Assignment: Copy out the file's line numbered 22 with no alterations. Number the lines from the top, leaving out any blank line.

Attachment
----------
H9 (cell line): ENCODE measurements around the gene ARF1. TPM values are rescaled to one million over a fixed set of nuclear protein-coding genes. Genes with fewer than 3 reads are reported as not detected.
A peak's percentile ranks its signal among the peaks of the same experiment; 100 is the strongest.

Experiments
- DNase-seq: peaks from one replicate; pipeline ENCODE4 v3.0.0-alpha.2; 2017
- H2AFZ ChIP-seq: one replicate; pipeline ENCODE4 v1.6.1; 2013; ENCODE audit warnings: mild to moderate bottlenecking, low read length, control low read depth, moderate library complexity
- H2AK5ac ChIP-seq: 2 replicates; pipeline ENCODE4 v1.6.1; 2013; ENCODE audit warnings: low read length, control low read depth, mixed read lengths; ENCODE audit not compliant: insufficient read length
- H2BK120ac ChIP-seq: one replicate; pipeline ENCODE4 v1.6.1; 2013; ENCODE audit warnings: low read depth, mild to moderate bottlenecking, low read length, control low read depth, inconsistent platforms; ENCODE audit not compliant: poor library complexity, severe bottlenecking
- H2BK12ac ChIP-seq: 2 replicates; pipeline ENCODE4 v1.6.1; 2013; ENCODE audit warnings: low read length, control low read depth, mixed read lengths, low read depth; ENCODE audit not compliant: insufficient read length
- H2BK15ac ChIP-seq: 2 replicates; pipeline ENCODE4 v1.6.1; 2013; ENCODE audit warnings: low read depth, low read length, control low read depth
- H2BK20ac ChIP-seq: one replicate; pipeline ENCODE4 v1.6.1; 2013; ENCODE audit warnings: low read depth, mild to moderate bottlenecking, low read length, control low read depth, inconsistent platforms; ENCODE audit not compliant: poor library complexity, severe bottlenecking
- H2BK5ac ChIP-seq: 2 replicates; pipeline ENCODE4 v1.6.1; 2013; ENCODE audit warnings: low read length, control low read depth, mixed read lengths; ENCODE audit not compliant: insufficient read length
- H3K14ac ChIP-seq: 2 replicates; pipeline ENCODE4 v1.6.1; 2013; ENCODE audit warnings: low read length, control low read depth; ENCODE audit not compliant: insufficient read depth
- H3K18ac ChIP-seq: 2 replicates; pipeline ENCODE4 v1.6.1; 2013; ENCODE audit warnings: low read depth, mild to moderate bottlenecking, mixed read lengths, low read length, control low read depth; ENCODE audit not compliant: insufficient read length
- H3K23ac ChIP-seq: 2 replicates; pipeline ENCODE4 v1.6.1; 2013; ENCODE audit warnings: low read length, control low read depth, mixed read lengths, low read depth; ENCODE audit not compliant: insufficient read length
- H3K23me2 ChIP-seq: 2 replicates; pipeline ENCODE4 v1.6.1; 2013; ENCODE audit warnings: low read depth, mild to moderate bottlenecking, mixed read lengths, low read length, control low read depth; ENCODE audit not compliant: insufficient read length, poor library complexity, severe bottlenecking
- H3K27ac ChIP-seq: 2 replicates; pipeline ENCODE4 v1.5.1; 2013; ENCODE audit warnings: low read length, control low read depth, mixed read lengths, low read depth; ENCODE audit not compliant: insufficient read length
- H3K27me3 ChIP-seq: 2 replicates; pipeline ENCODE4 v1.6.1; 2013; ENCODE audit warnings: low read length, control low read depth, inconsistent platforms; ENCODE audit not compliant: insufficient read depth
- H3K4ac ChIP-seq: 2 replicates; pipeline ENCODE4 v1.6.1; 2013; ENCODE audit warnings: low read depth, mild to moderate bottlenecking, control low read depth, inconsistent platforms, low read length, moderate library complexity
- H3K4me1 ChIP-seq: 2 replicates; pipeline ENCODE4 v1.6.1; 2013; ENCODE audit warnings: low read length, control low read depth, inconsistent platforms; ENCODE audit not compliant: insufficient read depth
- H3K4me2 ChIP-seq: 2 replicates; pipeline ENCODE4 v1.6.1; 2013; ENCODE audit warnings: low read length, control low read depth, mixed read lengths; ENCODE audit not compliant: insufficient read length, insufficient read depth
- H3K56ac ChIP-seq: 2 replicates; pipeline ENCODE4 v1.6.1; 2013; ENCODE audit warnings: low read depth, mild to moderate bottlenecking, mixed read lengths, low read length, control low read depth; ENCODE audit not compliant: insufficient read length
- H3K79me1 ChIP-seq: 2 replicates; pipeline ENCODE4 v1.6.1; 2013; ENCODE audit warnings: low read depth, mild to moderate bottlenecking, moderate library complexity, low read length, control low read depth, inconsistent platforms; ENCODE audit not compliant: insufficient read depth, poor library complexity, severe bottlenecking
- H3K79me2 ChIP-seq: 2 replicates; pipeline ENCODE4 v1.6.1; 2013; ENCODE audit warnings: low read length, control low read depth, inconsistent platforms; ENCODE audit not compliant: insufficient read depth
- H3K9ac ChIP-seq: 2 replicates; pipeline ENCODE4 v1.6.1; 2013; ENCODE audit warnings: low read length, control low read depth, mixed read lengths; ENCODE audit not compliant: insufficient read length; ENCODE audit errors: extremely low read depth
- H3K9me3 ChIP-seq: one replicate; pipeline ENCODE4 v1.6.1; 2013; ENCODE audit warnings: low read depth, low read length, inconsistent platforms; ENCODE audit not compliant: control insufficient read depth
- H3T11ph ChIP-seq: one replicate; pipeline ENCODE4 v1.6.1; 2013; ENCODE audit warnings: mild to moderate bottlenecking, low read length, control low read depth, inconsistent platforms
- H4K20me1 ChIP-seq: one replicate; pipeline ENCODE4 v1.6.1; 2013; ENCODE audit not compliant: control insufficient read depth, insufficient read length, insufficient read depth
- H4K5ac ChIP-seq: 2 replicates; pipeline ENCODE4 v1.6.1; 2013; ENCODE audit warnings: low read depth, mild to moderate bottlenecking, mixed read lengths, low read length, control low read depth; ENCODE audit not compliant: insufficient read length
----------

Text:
- H3K79me1 ChIP-seq: 2 replicates; pipeline ENCODE4 v1.6.1; 2013; ENCODE audit warnings: low read depth, mild to moderate bottlenecking, moderate library complexity, low read length, control low read depth, inconsistent platforms; ENCODE audit not compliant: insufficient read depth, poor library complexity, severe bottlenecking